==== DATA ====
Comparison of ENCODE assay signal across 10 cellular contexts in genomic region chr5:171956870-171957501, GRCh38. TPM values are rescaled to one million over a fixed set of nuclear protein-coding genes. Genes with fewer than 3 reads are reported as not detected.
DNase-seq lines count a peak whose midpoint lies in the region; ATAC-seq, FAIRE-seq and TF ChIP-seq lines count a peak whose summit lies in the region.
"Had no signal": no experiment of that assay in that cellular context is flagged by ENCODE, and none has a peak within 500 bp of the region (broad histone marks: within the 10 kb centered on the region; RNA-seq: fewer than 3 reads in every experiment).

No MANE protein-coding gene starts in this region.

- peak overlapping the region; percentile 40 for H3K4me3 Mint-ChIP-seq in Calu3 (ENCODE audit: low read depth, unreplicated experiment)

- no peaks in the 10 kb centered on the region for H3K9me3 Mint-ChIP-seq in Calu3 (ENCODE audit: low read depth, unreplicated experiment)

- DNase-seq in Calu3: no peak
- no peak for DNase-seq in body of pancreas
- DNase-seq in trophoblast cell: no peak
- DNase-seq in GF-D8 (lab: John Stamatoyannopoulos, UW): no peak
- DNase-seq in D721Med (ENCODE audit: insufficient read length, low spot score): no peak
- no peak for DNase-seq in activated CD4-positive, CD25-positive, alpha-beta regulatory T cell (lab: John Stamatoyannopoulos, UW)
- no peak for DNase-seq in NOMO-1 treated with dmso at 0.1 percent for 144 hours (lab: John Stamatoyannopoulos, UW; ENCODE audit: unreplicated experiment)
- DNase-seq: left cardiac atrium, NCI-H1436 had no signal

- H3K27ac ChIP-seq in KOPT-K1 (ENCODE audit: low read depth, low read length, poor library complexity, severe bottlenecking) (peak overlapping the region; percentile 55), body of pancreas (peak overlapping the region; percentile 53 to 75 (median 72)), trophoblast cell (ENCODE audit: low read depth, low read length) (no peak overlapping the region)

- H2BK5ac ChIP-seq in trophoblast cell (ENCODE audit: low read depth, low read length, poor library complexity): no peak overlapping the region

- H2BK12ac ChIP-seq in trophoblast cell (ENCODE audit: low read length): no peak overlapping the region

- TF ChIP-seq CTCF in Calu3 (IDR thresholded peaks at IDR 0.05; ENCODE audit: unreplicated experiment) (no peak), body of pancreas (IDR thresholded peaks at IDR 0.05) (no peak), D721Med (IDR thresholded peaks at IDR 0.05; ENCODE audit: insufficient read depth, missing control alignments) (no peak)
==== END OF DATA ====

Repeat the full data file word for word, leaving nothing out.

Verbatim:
Comparison of ENCODE assay signal across 10 cellular contexts in genomic region chr5:171956870-171957501, GRCh38. TPM values are rescaled to one million over a fixed set of nuclear protein-coding genes. Genes with fewer than 3 reads are reported as not detected.
DNase-seq lines count a peak whose midpoint lies in the region; ATAC-seq, FAIRE-seq and TF ChIP-seq lines count a peak whose summit lies in the region.
"Had no signal": no experiment of that assay in that cellular context is flagged by ENCODE, and none has a peak within 500 bp of the region (broad histone marks: within the 10 kb centered on the region; RNA-seq: fewer than 3 reads in every experiment).

No MANE protein-coding gene starts in this region.

- peak overlapping the region; percentile 40 for H3K4me3 Mint-ChIP-seq in Calu3 (ENCODE audit: low read depth, unreplicated experiment)

- no peaks in the 10 kb centered on the region for H3K9me3 Mint-ChIP-seq in Calu3 (ENCODE audit: low read depth, unreplicated experiment)

- DNase-seq in Calu3: no peak
- no peak for DNase-seq in body of pancreas
- DNase-seq in trophoblast cell: no peak
- DNase-seq in GF-D8 (lab: John Stamatoyannopoulos, UW): no peak
- DNase-seq in D721Med (ENCODE audit: insufficient read length, low spot score): no peak
- no peak for DNase-seq in activated CD4-positive, CD25-positive, alpha-beta regulatory T cell (lab: John Stamatoyannopoulos, UW)
- no peak for DNase-seq in NOMO-1 treated with dmso at 0.1 percent for 144 hours (lab: John Stamatoyannopoulos, UW; ENCODE audit: unreplicated experiment)
- DNase-seq: left cardiac atrium, NCI-H1436 had no signal

- H3K27ac ChIP-seq in KOPT-K1 (ENCODE audit: low read depth, low read length, poor library complexity, severe bottlenecking) (peak overlapping the region; percentile 55), body of pancreas (peak overlapping the region; percentile 53 to 75 (median 72)), trophoblast cell (ENCODE audit: low read depth, low read length) (no peak overlapping the region)

- H2BK5ac ChIP-seq in trophoblast cell (ENCODE audit: low read depth, low read length, poor library complexity): no peak overlapping the region

- H2BK12ac ChIP-seq in trophoblast cell (ENCODE audit: low read length): no peak overlapping the region

- TF ChIP-seq CTCF in Calu3 (IDR thresholded peaks at IDR 0.05; ENCODE audit: unreplicated experiment) (no peak), body of pancreas (IDR thresholded peaks at IDR 0.05) (no peak), D721Med (IDR thresholded peaks at IDR 0.05; ENCODE audit: insufficient read depth, missing control alignments) (no peak)